Archive: September, 2011
Talk of an impending recession aside, can a recovery in commercial real estate be far behind if a Center City law firm that for the past few years has been touting its distressed real estate practice announces that it has established a new “real estate recovery group?”
This is what Ballard Spahr has done, and it is premised on the idea that commercial real estate is poised for an upturn.
They might be in a position to know. Ballard and other law firms have been doing substantial business in recent years helping to broker transactions involving commercial buildings in some degree of financial distress. The firm says this specialty accounts for a significant share of its overall real estate practice. Now , the chair of the Ballard’s real estate department, Michael Sklaroff, says Ballard is trying to position itself for a recovery.
Villanova University Law School now is not alone in having to deal with reputational fallout from the disclosure that grades of incoming freshmen were inflated.
The University of Illinois has confirmed that law school admission test scores and grade point averages for its income class had been inflated on its website. The school said Sept. 19 it was investigating the inaccurate admissions data, but offered no explanation of how it happened.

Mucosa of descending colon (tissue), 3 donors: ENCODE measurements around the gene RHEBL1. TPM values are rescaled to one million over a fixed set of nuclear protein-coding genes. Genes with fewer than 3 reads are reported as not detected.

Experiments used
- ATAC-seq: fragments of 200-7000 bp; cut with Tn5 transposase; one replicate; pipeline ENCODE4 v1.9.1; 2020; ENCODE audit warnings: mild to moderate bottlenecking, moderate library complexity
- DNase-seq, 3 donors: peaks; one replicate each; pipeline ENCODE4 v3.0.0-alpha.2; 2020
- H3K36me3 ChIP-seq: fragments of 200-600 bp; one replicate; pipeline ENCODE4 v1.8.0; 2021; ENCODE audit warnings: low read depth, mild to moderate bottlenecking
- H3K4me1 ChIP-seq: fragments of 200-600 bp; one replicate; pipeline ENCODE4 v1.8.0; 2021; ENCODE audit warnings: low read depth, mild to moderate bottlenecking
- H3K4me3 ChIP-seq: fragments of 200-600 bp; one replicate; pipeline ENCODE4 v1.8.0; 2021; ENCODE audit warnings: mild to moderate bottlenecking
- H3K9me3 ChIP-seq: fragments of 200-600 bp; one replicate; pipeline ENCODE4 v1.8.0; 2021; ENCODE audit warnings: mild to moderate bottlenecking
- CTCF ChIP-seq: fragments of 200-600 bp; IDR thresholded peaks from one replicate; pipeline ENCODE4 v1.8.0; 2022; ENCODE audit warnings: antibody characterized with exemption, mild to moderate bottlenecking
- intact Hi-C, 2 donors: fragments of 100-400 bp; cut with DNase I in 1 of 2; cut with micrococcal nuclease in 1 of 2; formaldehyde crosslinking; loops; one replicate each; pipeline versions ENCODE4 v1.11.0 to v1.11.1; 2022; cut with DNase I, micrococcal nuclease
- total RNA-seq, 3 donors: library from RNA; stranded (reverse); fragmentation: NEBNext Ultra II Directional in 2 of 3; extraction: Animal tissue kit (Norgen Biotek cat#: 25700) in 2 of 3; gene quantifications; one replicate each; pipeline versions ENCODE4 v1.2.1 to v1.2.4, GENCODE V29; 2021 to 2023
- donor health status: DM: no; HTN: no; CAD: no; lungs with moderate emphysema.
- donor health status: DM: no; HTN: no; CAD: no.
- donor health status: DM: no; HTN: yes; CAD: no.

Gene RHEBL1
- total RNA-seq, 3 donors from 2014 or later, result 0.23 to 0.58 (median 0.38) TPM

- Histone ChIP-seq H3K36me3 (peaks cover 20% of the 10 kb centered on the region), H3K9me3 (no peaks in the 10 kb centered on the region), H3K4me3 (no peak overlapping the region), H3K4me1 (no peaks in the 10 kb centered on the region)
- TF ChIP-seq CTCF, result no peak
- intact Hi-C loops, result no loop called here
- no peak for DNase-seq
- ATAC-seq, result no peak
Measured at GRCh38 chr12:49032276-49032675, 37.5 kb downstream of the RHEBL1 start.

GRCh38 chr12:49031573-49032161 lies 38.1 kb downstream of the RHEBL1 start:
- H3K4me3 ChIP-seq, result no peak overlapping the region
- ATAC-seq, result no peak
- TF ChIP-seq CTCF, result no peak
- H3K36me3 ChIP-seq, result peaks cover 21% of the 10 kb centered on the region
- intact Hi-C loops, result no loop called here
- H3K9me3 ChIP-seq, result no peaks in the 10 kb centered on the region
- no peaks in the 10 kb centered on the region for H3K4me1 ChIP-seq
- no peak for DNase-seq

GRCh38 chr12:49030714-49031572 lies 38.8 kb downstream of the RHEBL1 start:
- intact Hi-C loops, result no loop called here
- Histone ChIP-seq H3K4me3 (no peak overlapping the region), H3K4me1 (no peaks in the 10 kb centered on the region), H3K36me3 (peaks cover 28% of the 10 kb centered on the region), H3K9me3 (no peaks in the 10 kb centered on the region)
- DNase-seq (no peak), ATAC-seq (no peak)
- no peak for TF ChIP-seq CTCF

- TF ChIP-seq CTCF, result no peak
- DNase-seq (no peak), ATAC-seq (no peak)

Villanova University disclosed Feb. 7 that admissions data for its incoming law school classes for an unspecified number of years before 2010 had been falsified. Following a six months of silence on the issue, the law school said that the inflated data had been created by a small number of administrators and admissions staff, who are no longer with the school. At the same time, the law school was censured by the American Bar Association, but it was told that it would not lose its accreditation.
Sen. Herb Kohl, the Wisconsin Democrat who chairs the Senate Special Committee on Aging, is calling on the Justice Department to focus more attention on abuse of the elderly. Kohl, in a letter to the department’s Office of Victims of Crime, pointed out what simple arithmetic makes clear. The burgeoning number of senior citizens over time will, by definition, mean that more and more elderly people will suffer from financial and physical abuse.
Kohl wants the office to add elder abuse to the list of priority items that states can cite in seeking funding.
Social scientists have been slower to pick up on the problem of elder abuse than on the harmful treatment of children, which now receives considerable focus from the federal government. Yet a growing number of studies show that abuse of the elderly is widespread. As many as one in 20 report that money has been improperly taken from them in the preceding year. That would translate into 2.5 million people nationally. Those same studies show that the perpetrators typically are trusted advisers – lawyers or financial advisers.
Join Michael Byrne, chief counsel of the Pennsylvania Securities Commission, at 11 a.m. Monday, Sept. 19, for a live Internet chat on financial scams and the elderly. Also in the chat will be Robert McNamara, chief of the Ombudsman Division in the Pennsylvania Department of Aging.
Going mobile? Click here.